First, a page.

Licensing Oracle in a Public Cloud environment

By Cezar Miron


Software asset management? Cost optimization? With the growing use of cloud, that’s no longer an issue, because you know exactly what you pay for, right? Even though cloud solutions deliver huge benefits to organizations, it is more important than ever to manage your software licenses.

More and more end users are planning on or have already moved to a cloud computing environment. The benefits for organizations are quite clear: purchase software efficiently (much easier and more transparent) and pay only for effective use (pay-per-use). Virtualization also contributes to bringing IT spending down. Nevertheless, enterprises tend to underestimate the complexity of license management introduced by virtualization and cloud technologies.


If you have software programs and applications on premises and you want to move them to the cloud and remain compliant, you have to pay attention to all the layers your solutions/applications are built on. For example, not all your on premises Oracle licenses can be used in the cloud – on premise Oracle Application licenses are not eligible for Public Cloud usage. So, if your solution relies on Oracle Applications, you cannot use your existing on premises licenses when moving the solution to the cloud.

Similarly, you need to be careful when choosing a cloud provider, as Oracle has authorized only two vendors, Microsoft Azure and Amazon Web Services, as eligible for hosting Oracle Programs in the public cloud. This means that if you are deploying Oracle Programs with these two providers, you are eligible to license only the vCPUs allocated to the VMs supporting Oracle Programs. If you want to move to the cloud, but not with the two approved vendors, you will most likely have to license all the underlying physical infrastructure supporting the cloud platform, much like VMWare.

Recently, Oracle updated their “Licensing Oracle Software in the Cloud Computing Environment” policy. Under the old policy, you had to multiply the number of Virtual Cores with the corresponding Oracle Processor Factor to get the required number of Processor licenses. Under the new policy, however, the counting methodology has changed. If Hyperthreading is enabled for your specific cloud VM, then 2 vCPUs are equivalent to 1 Processor license. If Hyperthreading is not enabled, 1 vCPU is equivalent to 1 Processor license. This change means that the required number of Processor licenses has doubled for a significant number of cloud VM types.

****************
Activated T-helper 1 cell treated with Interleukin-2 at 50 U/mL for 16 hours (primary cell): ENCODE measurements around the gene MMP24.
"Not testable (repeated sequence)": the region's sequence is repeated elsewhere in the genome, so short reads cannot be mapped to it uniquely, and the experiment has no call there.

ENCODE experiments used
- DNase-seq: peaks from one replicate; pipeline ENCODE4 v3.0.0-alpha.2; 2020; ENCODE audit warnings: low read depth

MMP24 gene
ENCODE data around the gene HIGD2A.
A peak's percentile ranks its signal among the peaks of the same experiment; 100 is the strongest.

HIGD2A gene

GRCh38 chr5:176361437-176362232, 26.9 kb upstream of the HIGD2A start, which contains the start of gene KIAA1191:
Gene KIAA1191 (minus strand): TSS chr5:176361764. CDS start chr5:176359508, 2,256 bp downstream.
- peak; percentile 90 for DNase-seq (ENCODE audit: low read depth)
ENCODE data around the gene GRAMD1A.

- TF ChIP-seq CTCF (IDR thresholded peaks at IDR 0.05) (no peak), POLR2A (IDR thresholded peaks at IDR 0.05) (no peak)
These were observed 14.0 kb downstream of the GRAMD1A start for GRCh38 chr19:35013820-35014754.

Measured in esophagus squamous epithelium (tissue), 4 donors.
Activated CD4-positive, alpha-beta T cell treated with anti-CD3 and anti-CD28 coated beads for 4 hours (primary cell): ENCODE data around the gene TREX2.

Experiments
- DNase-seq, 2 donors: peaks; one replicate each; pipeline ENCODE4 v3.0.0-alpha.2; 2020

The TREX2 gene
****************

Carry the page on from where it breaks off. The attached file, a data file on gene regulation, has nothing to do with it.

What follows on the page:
You always need to pay attention to these changes, otherwise it is very easy to become non-compliant. Usually, an audit from Oracle whereby you were found non-compliant is a good opportunity for Oracle to try and sweeten the deal with Oracle Cloud offerings. With the growing use of cloud environments, the options you’ll see are, at a first look, more economical in cloud, then on premises, for the same product group. However, there are also hidden costs that may arise. If you don’t know what you use, you might end up paying more, as there might be some additional cloud services you’ll need to purchase to make your solution work. You will also need to make sure the on premises customization can be replicated in the cloud, otherwise this can turn into additional consulting fees. Don’t forget to make sure you know when your contract is expiring, as it might be automatically renewed.


At a first glance, it may seem clear what are the benefits of cloud, but licensing in a virtual environment remains a complex matter. Organizations often misunderstand or ignore the complexity, which puts them at risk of non-compliance.

Following the steps below will help you to have a good base when moving to the cloud:

  • Before moving your licenses to cloud, do your research
  • Be smart when choosing a cloud partner
  • Get the best cloud service for your needs
  • Figure out what on premises licenses you can use in the cloud
  • Compare whether it’s cheaper to use BYOL or get an Included License
  • Verify if your on premises customizations can be replicated in the cloud
  • Don’t forget about security, as your data will no longer be on your premises

About the Author

Cezar Miron is the Principal Consultant – SAM Strategy for B-Lay